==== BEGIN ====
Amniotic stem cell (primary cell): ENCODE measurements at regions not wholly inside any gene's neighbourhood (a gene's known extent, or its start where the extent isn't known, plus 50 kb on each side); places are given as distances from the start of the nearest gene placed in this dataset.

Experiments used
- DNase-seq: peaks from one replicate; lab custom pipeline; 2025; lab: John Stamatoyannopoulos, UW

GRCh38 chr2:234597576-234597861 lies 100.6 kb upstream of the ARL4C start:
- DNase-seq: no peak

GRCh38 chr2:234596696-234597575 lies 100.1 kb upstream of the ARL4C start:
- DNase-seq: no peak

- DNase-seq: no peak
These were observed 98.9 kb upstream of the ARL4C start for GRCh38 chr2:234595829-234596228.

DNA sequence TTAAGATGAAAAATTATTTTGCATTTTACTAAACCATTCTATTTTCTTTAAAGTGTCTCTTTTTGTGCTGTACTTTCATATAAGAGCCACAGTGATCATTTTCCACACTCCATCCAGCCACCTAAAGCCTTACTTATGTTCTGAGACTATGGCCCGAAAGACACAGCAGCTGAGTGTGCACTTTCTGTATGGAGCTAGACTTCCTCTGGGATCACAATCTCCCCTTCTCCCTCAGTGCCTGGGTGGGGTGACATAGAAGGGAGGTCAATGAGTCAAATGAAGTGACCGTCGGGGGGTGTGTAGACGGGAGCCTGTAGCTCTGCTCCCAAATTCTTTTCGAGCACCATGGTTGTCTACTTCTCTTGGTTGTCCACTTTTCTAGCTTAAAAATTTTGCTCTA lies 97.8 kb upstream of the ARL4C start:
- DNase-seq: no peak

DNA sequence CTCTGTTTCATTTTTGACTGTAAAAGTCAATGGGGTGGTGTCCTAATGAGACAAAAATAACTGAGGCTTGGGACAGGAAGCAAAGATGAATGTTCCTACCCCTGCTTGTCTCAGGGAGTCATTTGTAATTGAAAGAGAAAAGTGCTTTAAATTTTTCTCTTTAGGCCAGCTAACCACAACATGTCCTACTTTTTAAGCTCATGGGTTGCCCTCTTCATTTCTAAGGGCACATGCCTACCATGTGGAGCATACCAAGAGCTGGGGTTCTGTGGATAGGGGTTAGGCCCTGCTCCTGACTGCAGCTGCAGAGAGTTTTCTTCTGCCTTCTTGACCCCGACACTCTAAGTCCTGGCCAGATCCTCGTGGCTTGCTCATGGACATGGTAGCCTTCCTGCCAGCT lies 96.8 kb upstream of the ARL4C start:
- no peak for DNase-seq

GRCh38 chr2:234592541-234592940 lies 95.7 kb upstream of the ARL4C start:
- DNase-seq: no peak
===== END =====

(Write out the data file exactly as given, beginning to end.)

Amniotic stem cell (primary cell): ENCODE measurements at regions not wholly inside any gene's neighbourhood (a gene's known extent, or its start where the extent isn't known, plus 50 kb on each side); places are given as distances from the start of the nearest gene placed in this dataset.

Experiments used
- DNase-seq: peaks from one replicate; lab custom pipeline; 2025; lab: John Stamatoyannopoulos, UW

GRCh38 chr2:234597576-234597861 lies 100.6 kb upstream of the ARL4C start:
- DNase-seq: no peak

GRCh38 chr2:234596696-234597575 lies 100.1 kb upstream of the ARL4C start:
- DNase-seq: no peak

- DNase-seq: no peak
These were observed 98.9 kb upstream of the ARL4C start for GRCh38 chr2:234595829-234596228.

DNA sequence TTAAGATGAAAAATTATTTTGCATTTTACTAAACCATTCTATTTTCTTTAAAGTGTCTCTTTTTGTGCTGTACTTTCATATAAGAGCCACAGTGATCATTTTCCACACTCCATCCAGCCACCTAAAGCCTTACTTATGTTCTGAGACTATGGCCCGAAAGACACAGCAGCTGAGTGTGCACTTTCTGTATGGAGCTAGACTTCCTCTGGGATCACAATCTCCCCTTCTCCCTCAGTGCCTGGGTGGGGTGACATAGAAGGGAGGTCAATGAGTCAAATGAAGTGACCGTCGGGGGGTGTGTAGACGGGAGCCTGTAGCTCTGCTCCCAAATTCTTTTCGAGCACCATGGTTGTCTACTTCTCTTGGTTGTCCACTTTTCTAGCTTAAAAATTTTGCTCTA lies 97.8 kb upstream of the ARL4C start:
- DNase-seq: no peak

DNA sequence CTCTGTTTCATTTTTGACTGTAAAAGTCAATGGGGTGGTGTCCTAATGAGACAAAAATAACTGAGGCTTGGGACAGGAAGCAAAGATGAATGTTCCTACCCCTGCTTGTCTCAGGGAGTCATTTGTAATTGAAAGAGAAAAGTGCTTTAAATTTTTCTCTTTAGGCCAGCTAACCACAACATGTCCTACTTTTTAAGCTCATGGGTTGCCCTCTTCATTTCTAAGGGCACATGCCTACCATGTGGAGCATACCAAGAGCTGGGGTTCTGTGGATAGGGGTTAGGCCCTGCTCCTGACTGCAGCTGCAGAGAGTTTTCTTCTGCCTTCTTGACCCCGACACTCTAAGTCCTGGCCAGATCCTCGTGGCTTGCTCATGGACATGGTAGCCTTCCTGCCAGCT lies 96.8 kb upstream of the ARL4C start:
- no peak for DNase-seq

GRCh38 chr2:234592541-234592940 lies 95.7 kb upstream of the ARL4C start:
- DNase-seq: no peak